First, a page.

I call Kaća on the phone, we share joy together!

And, as our people say, “every miracle lasts three days”, all that remains is for me to wake up – but I’m still dreaming!

Posted in F1B

MID airfoils for F1A gliders

Slobodan Midić

Here are represented three most commonly used MID wing airfoils in F1A free flights models:

* MID 102 N (wing root)                          * MID 102tip N (wing tip)
* MID 103 N (wing root)                          * MID 103tip N (wing tip)
* MID 117 N (wing root)                          * MID 117tip N (wing tip)
The letter “N” in the airfoil designation means that the airfoils have been tested and redesigned, so small corrections have been made to the shape of the airfoil most around the nose and trailing edge. This resulted in better continuity of the polar lines of airfoil, without any peaks or discontinuities, so the airfoils are renewed.
Since the F1A models are light, they fly at low speeds, so the air flow around the airfoil in free flight occurs in the critical field of transition from laminar to turbulent state. In order to prevent the spontaneous separation of the laminar boundary layer from the upper surface of the wing (which would lead to a sudden jump in air resistance during the movement of the profile), turbulators were applied to all these profiles on the upper surface of the wing at 50% of the wing chord, which forcefully transform the laminar air flow into turbulent, which allows the streamlines to reattach to the wing surface again but now as turbulent flow. Those turbulators are placed along the entire wing span and are usually 0.3-0.4mm thick nylon strings or 0.35×1.5mm plastic strips. Placing the turbulator closer to the leading edge increases the air drag in flight and reduces the finesse of the model, because then the model loses altitude more quickly. Without turbulators all above airfoils are very bad for flying as F1A wings.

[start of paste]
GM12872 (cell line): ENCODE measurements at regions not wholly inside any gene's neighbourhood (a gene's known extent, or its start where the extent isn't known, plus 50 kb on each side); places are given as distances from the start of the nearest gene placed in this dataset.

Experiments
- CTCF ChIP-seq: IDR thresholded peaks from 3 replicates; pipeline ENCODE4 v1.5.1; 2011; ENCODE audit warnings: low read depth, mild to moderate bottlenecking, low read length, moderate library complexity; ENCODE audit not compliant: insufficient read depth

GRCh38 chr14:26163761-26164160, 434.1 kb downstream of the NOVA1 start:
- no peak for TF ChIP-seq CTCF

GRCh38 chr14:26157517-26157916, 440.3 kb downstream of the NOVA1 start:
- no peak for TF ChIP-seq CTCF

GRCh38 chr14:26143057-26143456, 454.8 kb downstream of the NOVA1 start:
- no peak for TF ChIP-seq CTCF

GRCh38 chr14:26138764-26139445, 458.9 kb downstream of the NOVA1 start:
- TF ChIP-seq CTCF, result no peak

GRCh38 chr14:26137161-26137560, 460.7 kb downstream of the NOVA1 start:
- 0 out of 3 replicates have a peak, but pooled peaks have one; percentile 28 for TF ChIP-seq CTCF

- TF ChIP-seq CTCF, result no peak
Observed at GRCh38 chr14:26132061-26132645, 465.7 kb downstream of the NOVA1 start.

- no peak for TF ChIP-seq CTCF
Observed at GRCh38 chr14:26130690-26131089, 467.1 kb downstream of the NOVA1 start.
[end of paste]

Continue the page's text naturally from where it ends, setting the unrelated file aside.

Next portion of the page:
The Reynolds number characteristic of the air flow around the wing of the F1A model in steady gliding flight is Re=40000 and therefore for each profile for the F1A class of models a profile polar is given for that dimensionless number.
In addition, the profile polar is important for the Reynolds number Re=200000 or Re=200k, because it characterizes the profile for a vertical shot when ejecting the model from a 50m long towing rope, at a speed of 50m/s. A good indicator of the profile is that the polar has the as possible lowest drag coefficient Cdo at zero lift Cl=0.
A further improvement in profile characteristics is achieved by making wings with flaps that can be deflected up and down to specific angles by means of suitable servos built into the wings (or less often in the fuselage). Flaps are actually rotating moving surfaces of the trailing edge of the airfoil, usually the width 25%-30% of the wing chord.

Flaps rotate around longitudinal wing hinges usually located on the lower surface of the wing. From the polar diagram of flapped airfoils, it can be seen that when the flap is deflected up by -15 degrees, the resistance of the profile Cdo at zero lift Cl=0 drops drastically to almost half of the value compared to the wing without flaps, which is used to achieve the highest possible height after releasing the model from the string during high start.

On the other hand, lowering the flaps down by a small angle, e.g. +5 degrees, the camber of the airfoil increases and the model climbs better in the thermal column of air.

In order to make good use of all those additional possibilities of flapped wings, a microprocessor timer must be used, which must be expertly programmed according to the existing weather conditions at that moment in the competition.

The main caracteristics of MID airfoils are given in the Table 1. and 2.


Koordinate MID 102 N


Koordinate MID 102 tip N


Koordinate MID 103 N


Koordinate MID 103 tip N


Koordinate MID 117 N


Koordinate MID 117 tip N